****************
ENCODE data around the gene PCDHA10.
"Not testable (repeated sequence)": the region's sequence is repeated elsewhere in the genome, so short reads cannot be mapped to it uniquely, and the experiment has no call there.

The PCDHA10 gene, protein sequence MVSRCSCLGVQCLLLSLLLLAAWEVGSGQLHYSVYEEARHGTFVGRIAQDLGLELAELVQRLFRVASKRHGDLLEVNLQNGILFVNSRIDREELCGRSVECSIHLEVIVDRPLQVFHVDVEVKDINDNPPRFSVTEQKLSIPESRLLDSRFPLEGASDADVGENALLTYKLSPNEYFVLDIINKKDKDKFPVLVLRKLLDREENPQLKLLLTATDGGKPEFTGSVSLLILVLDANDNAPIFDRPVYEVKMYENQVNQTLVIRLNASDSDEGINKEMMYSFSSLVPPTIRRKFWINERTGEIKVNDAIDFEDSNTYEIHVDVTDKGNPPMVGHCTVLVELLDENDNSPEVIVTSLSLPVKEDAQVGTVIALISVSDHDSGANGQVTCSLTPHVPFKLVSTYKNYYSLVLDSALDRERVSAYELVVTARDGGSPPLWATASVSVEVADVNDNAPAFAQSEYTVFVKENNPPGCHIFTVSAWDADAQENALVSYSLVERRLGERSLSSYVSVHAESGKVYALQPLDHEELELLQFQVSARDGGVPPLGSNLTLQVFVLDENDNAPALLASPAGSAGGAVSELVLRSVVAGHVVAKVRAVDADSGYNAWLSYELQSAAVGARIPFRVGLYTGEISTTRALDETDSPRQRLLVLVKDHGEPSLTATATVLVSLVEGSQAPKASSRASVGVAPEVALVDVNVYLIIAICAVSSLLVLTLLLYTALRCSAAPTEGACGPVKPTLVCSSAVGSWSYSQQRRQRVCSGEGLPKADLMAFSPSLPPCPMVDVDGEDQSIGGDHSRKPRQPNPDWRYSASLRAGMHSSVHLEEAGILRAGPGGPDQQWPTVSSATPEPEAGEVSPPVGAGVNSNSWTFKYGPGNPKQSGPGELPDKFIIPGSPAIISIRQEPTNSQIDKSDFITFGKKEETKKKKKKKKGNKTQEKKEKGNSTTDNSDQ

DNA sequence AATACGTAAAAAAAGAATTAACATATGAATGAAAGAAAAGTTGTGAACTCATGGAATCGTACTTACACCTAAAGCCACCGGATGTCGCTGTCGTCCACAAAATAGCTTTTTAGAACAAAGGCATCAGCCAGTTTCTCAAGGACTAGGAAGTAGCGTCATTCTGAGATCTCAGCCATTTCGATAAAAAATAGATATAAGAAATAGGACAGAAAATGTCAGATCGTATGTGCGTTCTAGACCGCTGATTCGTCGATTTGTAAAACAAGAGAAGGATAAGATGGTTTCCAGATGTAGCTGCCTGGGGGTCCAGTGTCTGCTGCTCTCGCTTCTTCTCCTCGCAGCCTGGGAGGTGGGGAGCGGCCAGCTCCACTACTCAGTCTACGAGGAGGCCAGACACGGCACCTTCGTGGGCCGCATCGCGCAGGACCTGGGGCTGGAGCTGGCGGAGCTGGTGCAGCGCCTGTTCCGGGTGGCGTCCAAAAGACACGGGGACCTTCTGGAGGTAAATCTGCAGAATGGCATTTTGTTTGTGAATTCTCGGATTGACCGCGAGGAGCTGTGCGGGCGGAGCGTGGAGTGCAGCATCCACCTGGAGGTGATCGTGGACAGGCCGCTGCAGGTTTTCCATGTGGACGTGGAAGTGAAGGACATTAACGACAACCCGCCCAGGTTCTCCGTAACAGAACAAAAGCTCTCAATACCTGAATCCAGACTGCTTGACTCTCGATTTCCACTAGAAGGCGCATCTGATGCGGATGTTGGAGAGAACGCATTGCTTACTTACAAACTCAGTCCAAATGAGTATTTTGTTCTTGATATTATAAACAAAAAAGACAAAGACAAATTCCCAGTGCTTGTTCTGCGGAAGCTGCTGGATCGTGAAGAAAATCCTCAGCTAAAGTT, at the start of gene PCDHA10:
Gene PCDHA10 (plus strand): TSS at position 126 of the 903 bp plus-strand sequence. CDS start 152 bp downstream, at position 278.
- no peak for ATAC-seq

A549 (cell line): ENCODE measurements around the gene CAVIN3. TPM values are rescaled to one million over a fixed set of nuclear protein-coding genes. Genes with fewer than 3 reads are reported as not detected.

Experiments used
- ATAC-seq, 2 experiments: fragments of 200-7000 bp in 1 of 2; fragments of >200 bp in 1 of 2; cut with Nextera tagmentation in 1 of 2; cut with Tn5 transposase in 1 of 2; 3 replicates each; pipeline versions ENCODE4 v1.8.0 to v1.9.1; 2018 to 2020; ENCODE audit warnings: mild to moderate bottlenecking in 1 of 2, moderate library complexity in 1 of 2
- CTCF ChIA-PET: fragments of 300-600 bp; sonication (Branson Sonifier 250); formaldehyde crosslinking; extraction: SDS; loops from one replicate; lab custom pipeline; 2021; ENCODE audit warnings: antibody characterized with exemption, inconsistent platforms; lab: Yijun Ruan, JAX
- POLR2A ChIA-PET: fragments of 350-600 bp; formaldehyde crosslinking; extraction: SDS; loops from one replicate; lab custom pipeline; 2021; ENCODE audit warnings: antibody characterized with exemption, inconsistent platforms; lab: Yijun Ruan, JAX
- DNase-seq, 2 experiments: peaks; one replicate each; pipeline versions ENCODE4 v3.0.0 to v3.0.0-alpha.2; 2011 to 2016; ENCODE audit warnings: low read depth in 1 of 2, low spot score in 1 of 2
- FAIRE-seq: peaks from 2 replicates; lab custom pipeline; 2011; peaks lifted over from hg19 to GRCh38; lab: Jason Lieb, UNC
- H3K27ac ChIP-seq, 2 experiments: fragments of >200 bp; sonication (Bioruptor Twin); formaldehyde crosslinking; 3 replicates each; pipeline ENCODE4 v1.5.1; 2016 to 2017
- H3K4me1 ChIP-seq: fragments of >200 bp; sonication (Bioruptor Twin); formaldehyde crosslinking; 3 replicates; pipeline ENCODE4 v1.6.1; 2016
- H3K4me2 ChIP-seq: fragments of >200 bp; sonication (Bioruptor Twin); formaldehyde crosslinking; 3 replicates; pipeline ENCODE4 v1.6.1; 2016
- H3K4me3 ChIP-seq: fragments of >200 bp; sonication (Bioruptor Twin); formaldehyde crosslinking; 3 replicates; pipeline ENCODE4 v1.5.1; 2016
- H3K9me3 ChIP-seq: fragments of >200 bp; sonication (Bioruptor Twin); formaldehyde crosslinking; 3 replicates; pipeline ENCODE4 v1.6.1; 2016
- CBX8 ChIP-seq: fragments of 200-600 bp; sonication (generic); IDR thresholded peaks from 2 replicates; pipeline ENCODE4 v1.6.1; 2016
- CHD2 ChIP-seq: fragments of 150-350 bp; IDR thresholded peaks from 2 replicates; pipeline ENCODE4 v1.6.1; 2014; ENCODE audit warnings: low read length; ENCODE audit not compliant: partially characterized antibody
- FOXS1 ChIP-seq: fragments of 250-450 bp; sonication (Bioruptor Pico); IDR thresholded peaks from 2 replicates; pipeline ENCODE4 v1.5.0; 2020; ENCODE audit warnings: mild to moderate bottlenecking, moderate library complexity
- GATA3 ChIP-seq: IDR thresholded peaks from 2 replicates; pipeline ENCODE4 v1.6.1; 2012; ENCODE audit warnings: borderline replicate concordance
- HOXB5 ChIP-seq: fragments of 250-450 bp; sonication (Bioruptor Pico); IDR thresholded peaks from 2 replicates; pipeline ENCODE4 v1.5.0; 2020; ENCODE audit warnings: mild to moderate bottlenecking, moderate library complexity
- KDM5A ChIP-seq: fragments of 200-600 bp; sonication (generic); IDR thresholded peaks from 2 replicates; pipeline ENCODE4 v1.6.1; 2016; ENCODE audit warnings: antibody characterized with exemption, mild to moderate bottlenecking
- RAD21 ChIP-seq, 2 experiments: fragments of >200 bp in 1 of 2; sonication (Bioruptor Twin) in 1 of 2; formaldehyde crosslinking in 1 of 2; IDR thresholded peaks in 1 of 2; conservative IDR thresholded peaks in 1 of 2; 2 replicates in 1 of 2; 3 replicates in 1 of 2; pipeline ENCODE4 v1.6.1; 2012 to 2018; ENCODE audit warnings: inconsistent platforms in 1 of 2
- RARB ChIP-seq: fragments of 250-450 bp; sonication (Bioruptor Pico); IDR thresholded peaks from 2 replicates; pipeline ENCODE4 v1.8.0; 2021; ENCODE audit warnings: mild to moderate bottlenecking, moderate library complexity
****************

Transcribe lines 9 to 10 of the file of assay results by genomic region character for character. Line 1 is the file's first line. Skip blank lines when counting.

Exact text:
- ATAC-seq, 2 experiments: fragments of 200-7000 bp in 1 of 2; fragments of >200 bp in 1 of 2; cut with Nextera tagmentation in 1 of 2; cut with Tn5 transposase in 1 of 2; 3 replicates each; pipeline versions ENCODE4 v1.8.0 to v1.9.1; 2018 to 2020; ENCODE audit warnings: mild to moderate bottlenecking in 1 of 2, moderate library complexity in 1 of 2
- CTCF ChIA-PET: fragments of 300-600 bp; sonication (Branson Sonifier 250); formaldehyde crosslinking; extraction: SDS; loops from one replicate; lab custom pipeline; 2021; ENCODE audit warnings: antibody characterized with exemption, inconsistent platforms; lab: Yijun Ruan, JAX